The short answer: Robo-callers make so much money that they can afford to pay a fine to the FTC.
Washington Post uses the example of one telemarketer to explain why those robo-calls keep calling you.
Virtually all robo-calls, whatever they’re selling, are illegal. But that hasn’t stopped a middle-aged telemarketer named Aaron Michael (or Michael Aaron) Jones, who lives high by spamming people with robo-calls. He lives in a $25,000 a month Spanish Colonial Revival house in a gated community near Laguna Beach, Calif.; has a personal chef; drives a couple of Mercedes; and has a gambling account at the Bellagio in Las Vegas.
Jones had paid for exclusive access to a computer program capable of blasting out prerecorded phone messages to just about anyone in the country, peddling auto warranties, home security systems and search-engine optimization tools. He works with a revolving cast of co-workers under the auspices of about a dozen corporations, as well as rents the computer program out to other robo-callers.
According to the FTC’s investigation, Jones was “facilitating” roughly a billion robo-calls a year, more than any individual the FTC had ever identified. On Oct. 1, 2015, Jones was called to the Washington headquarters of the Federal Trade Commission (FTC) to testify under oath.
At 9:50 a.m., Jones and his attorney arrived at a fifth-floor FTC conference room, where two of the commission’s lawyers, James Evans and Ian Barlow, would confront him. But a curious thing happened as they began asking questions: Jones didn’t deny much of anything. When Evans tried to pin down the volume of calls he was capable of placing, he answered, “I did a lot,” then punched out an estimate on his phone’s calculator. Jones eventually grew restless and tried to move the interview along: “Obviously, the underlying issue is the calls are illegal. We know that already.” Afterward, he returned to California and resumed robo-calling. In January 2017, the FTC sued him. Five months later, a federal judge banned him from telemarketing and hit him with a $2.7 million penalty. He didn’t bother contesting the judgment. […]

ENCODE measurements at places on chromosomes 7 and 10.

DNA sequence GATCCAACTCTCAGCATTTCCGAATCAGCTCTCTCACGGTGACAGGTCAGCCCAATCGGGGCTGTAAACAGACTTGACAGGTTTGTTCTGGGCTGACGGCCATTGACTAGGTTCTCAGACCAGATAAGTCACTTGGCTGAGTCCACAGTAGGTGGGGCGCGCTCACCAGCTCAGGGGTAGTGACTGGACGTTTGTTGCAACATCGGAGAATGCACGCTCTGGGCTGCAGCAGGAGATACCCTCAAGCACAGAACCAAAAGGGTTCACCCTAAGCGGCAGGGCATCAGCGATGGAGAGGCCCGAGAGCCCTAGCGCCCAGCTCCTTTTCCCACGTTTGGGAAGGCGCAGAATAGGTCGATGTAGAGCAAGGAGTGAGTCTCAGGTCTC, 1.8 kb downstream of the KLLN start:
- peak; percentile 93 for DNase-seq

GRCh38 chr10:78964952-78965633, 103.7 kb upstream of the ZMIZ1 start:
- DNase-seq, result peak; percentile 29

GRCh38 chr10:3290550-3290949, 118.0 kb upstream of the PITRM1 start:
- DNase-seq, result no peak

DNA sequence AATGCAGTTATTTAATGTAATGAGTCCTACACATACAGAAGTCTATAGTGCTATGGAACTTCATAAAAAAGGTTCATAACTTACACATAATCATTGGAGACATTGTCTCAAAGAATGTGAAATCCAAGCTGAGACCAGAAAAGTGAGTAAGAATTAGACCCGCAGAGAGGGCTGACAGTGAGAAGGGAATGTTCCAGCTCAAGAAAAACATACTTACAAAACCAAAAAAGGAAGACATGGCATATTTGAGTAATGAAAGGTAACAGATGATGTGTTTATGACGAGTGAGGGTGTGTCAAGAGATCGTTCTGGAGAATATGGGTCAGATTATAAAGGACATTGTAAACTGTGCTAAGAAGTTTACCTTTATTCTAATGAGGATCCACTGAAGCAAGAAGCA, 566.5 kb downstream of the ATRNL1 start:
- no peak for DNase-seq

Jones, it appears, didn’t really care about getting caught. The same goes for the rest of the robo-calling industry. The financial rewards of bothering people on the telephone are clearly greater than the risks. “We continue to bring cases and shut down as many folks as we can,” says Janice Kopec, the FTC’s point person on robo-calls. “What we recognized, though, was we shut down an operation and another one springs up behind it almost instantaneously.” Hence our modern scourge. In 2015, the call-blocking app YouMail estimated that close to a billion robo-calls were being placed every month. Two years later, that number has leapt to 2.5 billion. At best, these calls annoy. At worst, they defraud. By far, they constitute the top consumer complaint received by the FTC.
In theory, there is a fix: the National Do Not Call Registry, created in 2003. Today, 230 million numbers are on it. The point, obviously, is to not be called. And yet the FTC receives 19,000 complaints every day from list members who have, in fact, been called. There is a battle being waged over the inviolability of our telephone numbers — over the right to not be bothered. On one side there is Mike Jones and his robot army. On the other side, there is the federal government and its list. It is clear who’s winning. But why?
identifies some key players and moments in the history of telemarketing:
- In 1967, Murray Roman, a public-relations consultant, first invented telemarketing.
- In 1969, Douglas Samuelson, a Virginia telecom analyst, invented predictive dialing — a technology that allowed department stores, politicians and scammers to dial widely and quickly, while weeding out phone lines that were busy or unresponsive — which exponentially increased telemarketing.
Note: Hmm, Aaron Michael Jones, Murray Roman, Douglas Samuelson. Does anyone see a pattern here?
- In 1991, Congress created the first Do Not Call registries, which were ineffective because the registries were maintained by telemarketers so that the only way to get on them was to call the companies themselves.
- In 2003, Congress passed a bill to create a nationwide Do Not Call Registry, administered by the FTC. (The House bill passed 412 to 8, opposed by Ron Paul, Jeff Flake and a handful of other shrink-the-state types.) In three months, 50 million people signed up. Telemarketing groups found to have called any of the registered numbers could be fined up to $11,000 per call. By downloading the list of numbers on the Do Not Call Registry, and then declining to call them, telemarketers largely policed themselves out of existence.